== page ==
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I was sitting at the bar in my place drinking a beer, with a female friend. She sighed and ordered herself a shot of the herbal cordial St Hallvord Likør. An unusual choice of drink, it had to be said. She confided that was in honour of a friend of hers, whom she had just heard had died. "That was his drink. There's no-one who is going to come in here and drink it now," these facts coming mournfully. Then she had the idea that all must share in this drinking tribute! She declared that she would pay for the entire bottle, and friends of the deceased could come here and pay their respects by having shots in his memory. A noble plan. Then came the phone call. One of these mourning friends had walked into another bar to see only one other customer in the place. Did his eyes...

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In 2007 I managed 35 entries of North. Shame, I meant to write 52. Sorry! And I'm starting 2008 a bit late too. Ah well. I've been back in the country 1 week, during which time I returned to work (ordering stuff for Sound of Mu, fixing/replacing things, covering the bar shifts of sick staff, trying to organize flights for a guest musician - yes, a million annoying small things at once, it's that class of job); auditioned for a part in an advert (!); DJed at freaky nightspot Spasibar; travelled to suburbia to record a piano part for the Hanny album (although I've now left that band); spoke with 35 different people, sent 32 text messages, and finished reading three books. I would say that that's an average week, and some people might be kept amused with a life like that, but I need more 'blank' days if I...

<img src="http://www.blather.net/north/hafstein3.jpg" width="300" height="225" border="0" Here's a picture of a 12th century building for drying food. I showed it to you before, last year. Yes, I've returned to the farm in Telemark. Why? Well... My life is something like this. I live in an apartment block in Oslo. Six of the other people living in the building and I are involved in Sound of Mu, our own art gallery / bar / music venue that opens onto the street. It's my job to run the business. I have other work, freelance English language editing for organizations and individuals. I do this at home on my computer. A third 'job' is as a DJ, which I do once a month on the other side of the city, at a crazy freak place called Spasibar, connected to the art academy. Apart from that I have a band, Dacianos, and for that I...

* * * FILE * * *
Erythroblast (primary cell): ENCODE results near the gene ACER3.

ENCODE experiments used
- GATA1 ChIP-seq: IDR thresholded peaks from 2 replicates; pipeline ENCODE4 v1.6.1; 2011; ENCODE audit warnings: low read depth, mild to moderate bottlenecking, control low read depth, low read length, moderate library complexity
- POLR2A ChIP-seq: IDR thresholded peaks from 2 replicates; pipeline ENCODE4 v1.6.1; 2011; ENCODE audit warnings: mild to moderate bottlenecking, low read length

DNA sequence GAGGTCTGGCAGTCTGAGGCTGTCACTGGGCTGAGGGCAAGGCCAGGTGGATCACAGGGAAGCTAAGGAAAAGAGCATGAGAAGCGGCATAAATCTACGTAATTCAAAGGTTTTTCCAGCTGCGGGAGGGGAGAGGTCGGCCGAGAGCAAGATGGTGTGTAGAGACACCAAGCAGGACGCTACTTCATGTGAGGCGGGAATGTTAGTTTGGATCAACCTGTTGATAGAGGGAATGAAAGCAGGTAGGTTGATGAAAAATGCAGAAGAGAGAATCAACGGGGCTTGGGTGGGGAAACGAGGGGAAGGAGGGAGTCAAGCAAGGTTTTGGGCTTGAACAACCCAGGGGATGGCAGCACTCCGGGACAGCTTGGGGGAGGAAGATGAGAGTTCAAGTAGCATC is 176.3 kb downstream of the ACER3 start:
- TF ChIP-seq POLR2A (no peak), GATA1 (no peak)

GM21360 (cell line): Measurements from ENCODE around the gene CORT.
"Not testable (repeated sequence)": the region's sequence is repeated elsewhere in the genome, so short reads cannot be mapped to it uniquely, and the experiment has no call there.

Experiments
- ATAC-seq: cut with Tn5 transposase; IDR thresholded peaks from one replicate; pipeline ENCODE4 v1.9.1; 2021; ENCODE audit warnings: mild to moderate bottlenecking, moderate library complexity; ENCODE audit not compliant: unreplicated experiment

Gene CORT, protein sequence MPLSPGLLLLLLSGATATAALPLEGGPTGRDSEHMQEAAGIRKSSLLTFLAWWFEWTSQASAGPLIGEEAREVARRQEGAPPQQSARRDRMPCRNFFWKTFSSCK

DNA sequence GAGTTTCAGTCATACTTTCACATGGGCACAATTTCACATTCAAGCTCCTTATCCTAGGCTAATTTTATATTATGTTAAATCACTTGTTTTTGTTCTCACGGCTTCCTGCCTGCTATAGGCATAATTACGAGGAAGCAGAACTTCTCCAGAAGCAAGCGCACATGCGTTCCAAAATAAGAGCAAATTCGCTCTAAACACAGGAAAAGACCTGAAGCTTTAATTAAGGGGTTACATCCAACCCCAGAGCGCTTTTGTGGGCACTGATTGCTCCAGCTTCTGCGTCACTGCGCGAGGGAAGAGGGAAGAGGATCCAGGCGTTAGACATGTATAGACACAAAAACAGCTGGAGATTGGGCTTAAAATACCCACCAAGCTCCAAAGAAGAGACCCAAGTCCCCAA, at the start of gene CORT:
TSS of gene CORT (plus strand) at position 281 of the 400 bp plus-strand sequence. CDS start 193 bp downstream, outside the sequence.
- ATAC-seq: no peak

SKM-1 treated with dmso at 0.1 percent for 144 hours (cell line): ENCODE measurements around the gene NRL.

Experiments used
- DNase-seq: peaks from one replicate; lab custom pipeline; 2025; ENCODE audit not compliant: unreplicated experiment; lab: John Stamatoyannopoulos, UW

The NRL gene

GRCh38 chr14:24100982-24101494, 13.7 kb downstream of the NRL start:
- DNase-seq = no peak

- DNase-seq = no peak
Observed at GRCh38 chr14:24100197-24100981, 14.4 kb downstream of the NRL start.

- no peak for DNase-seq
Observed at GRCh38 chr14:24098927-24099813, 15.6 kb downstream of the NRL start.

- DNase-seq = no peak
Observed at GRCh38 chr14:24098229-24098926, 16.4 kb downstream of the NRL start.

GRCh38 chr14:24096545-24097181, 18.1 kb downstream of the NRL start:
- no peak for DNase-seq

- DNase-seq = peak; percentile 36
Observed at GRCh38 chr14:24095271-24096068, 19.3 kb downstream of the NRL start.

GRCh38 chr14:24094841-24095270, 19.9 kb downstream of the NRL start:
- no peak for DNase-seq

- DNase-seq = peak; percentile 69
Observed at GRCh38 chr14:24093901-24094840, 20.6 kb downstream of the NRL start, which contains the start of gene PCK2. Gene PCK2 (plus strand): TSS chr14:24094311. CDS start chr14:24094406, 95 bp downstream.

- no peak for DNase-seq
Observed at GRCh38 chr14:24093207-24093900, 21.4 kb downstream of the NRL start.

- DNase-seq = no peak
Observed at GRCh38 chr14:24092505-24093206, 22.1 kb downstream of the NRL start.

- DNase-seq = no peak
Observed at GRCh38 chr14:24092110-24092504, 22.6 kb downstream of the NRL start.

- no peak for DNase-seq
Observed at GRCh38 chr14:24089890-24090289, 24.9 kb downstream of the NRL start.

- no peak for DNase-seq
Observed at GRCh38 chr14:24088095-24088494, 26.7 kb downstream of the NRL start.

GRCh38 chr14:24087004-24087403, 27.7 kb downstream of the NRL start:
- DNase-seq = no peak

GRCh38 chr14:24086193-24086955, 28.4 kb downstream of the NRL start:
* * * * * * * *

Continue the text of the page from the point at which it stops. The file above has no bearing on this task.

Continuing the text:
"Not Quite the Best", reported Aftenposten in an online English-language article. It's all over for Norway and the annual human development index (pp229-232 of this long UNDP report). Iceland is now the best place in the world to be living in. Norway, which topped the index every year from 2001 to 2006, comes second. Then there's Australia 3rd, Canada 4th, my native Ireland 5th, and Sweden 6th. This human development thang is a strange concept to the Americans, who come 12th. You sad losers in the UK, while not writhing in your own shit (to my knowledge) , come in at a lowly 16th. Get out while you still can. But don't go to Sierra Leone: it's down the bottom of the list in 177th place. As for me, I am packing my bags to move to Iceland, but wait, what's this? Another article contains the boast that Norway "has...